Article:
Please note, in the latter case, I would NOT be using the V=19.6 star as part of the sequence to determine instrumental magnitudes and their errors. All of that is still being done exclusively with the standard sequence through a lengthy extrapolation.
Yes, I´m quite prepared to work with Jeremy and/or the AAVSO to extend the sequence in this case and others. However, prospective additional sequence members will need to be checked that they do not vary significantly on timescales ranging between hours and years before they can be used with confidence. (This issue has already bitten me: I discovered that one of the AAVSO comparisons for V3721 Oph is an EA with minima 0.025 and 0.010 magnitudes.) My suggestion, on the other hand, requires no assumption of constancy, only that the limiting magnitude can be measured at the time of observation.24 December 2019 at 10:17 am #581808Gary PoynerParticipant
It makes sense to me, and I understand your frustration at recording a <169 star when your nearly at 20, but the sequences for many stars are embedded into the DB, so if you report a negative value of <196 when the listed sequence ends at 169, then that observation might be rejected. Not all stars sequences are entered into the DB, and I’m not sure about SV Ari, but it might be. If it isn’t, and you enter <196 with a sequence code for a sequence which ends at 169, then that observation will be accepted but will cause some confusion when the data is looked at.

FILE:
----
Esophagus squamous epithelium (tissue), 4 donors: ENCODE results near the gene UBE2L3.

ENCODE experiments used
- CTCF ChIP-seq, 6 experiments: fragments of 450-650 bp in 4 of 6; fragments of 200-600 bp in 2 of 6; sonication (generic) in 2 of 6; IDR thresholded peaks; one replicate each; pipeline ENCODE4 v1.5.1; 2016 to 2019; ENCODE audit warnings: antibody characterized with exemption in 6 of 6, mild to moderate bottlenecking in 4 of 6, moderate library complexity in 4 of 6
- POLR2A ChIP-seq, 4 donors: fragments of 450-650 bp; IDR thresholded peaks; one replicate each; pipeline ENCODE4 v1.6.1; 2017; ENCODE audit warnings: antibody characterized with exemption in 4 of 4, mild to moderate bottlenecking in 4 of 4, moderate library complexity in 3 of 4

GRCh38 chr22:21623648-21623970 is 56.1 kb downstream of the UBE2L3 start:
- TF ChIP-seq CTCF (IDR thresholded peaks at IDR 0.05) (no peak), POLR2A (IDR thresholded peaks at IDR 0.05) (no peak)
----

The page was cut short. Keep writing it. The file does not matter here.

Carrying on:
You might report such an observation with a different sequence number (one which you have designed yourself). This would then be flagged as an unknown sequence, but it would make it into the DB. Then in 20 years time or so when SV Ari wakes up again, you could monitor the outburst using the recognised sequence of the day – by which time the limit might be in the 20’s.
The less confusion in the DB, the better for all concerned.
Gary24 December 2019 at 11:00 am #581809Jeremy ShearsParticipant
This paper by Arne Henden outlines how you can determine the faint limit of a CCD image (see page 75 for Arne’s paper). As Arne points out: “the devil is in the detail”.
This is for special projects. In other cases one should stick with the sequence for the reasons Gary gives.24 December 2019 at 11:03 am #581810
My submissions to the DB include measurements of the full sequence. Accordingly, I don´t see why confusion should happen. If the sequence changes, through the addition of fainter members perhaps, all significant information is present to reduce to the new sequence.
For the example given, a snippet of an entry would look like
VarAbsMag VarAbsErr CmpStar RefMag RefErr CMMag CmpErr
[19.6203 0.0123 169 16.862 0.022 16.765 0.0095